What is The Investigative Process at Georgia Southern University?
The first step that the Title IX Coordinator will take when a report is filed is to assess which path is the most appropriate one: a formal investigation, an informal resolution, or a dismissal. The code of conduct states that the university may choose to implement interim measures at any point, as they deem necessary “to restore or preserve equal access to the education program or activity without unreasonably burdening the other party.”
Both parties will also be provided with support services. For example, Georgia Southern University has created a helpful brochure for respondents (those accused) about the process.
The process for handling sexual harassment that falls under Title IX is outlined in section C of Chapter Nine, and behavior that does not fall under Title IX will be pursued via the school's sexual misconduct policy.
One thing that you should know about the investigative process is that “Formal judicial rules of evidence do not apply…. Additionally, the standard of review throughout the Sexual Misconduct process is a preponderance of the evidence.” A preponderance of evidence is a standard that is less rigorous than “beyond a reasonable doubt.”
If the matter is not solved through an informal resolution, then the school will proceed with a hearing. At the hearing and throughout the investigative process, students are allowed to have help from an advisor (from outside of the school, if they wish).
There's an extensive explanation in Chapter Nine, section E, which runs through the hearings for both Title IX sexual misconduct and non-Title IX sexual misconduct.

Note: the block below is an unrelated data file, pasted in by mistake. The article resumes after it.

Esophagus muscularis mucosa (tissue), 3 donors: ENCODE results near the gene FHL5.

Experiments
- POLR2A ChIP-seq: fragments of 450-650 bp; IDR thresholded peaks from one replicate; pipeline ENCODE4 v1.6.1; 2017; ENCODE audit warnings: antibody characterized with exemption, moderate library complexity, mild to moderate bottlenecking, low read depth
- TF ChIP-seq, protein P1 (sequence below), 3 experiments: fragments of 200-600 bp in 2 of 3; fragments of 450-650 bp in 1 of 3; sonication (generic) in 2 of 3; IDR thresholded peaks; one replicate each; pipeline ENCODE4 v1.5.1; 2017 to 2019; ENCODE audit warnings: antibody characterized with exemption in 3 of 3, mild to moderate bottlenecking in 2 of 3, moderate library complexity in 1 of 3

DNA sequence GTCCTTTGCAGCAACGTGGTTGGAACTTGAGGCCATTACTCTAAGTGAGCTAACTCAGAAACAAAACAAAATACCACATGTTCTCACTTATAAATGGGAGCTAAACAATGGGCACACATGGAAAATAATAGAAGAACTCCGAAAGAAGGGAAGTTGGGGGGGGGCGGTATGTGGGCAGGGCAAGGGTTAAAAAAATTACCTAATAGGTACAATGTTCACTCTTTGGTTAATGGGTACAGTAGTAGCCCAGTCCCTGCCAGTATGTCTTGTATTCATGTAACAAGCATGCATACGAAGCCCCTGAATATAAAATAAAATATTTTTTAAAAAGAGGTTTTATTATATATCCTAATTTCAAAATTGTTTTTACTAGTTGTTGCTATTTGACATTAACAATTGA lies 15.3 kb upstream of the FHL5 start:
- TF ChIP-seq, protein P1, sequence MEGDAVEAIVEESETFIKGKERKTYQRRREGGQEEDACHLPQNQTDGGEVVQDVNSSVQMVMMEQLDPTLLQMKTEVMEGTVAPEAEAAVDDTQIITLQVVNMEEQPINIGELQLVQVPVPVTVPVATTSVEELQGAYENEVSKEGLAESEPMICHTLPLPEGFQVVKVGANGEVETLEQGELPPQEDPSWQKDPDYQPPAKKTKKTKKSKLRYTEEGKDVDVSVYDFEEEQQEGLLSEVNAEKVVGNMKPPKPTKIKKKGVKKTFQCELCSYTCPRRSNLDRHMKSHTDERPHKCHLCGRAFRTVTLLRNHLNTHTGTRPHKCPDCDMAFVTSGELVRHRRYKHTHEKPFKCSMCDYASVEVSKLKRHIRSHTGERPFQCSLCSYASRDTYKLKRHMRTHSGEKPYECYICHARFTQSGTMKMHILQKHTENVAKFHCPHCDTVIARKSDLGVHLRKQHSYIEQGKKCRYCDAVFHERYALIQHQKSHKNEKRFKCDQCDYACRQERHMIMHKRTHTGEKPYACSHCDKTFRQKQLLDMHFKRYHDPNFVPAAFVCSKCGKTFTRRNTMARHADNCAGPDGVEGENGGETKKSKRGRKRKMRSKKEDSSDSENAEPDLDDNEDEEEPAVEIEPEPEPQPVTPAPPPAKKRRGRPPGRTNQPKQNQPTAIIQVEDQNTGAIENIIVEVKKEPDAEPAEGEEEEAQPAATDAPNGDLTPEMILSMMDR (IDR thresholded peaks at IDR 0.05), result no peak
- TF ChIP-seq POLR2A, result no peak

What are Possible Consequences of College Sexual Misconduct?
While it is possible that the school might choose to enforce light(er) sanctions, the truth is that most frequently, suspension at a minimum and more likely expulsion are the most common sanctions. Additionally, the allegations can follow you beyond college and impact your employment, your graduate school application, and more.
Is it Possible to Appeal Decisions?
Appeals are explained in Chapter 9, section G; however, the main consideration is that there are only three instances where it's possible to appeal. In instances where:
- A procedural error occurred
- The finding was inconsistent with the weight of the information
- There is new information that was not available during the hearing that is sufficient to change the decision
A student may appeal in writing to the Office of Student Conduct within five business days of receiving their outcome letter. The OSC will gather pertinent and relevant information and deliver the packet to the President, who will examine the material and make a decision.
Trust an Expert Sexual Misconduct/Title IX Attorney-Advisor
With something as critical as sexual misconduct or Title IX allegations, you should not try to navigate your school's proceedings without the help of a professional. Something that can so drastically impact your future deserves expert assistance. Attorney Joseph D. Lento and the Lento Law Firm have helped hundreds of students across the nation face these and similar allegations. You don't have to face this alone. Call 888.535.3686 or contact us online for more information.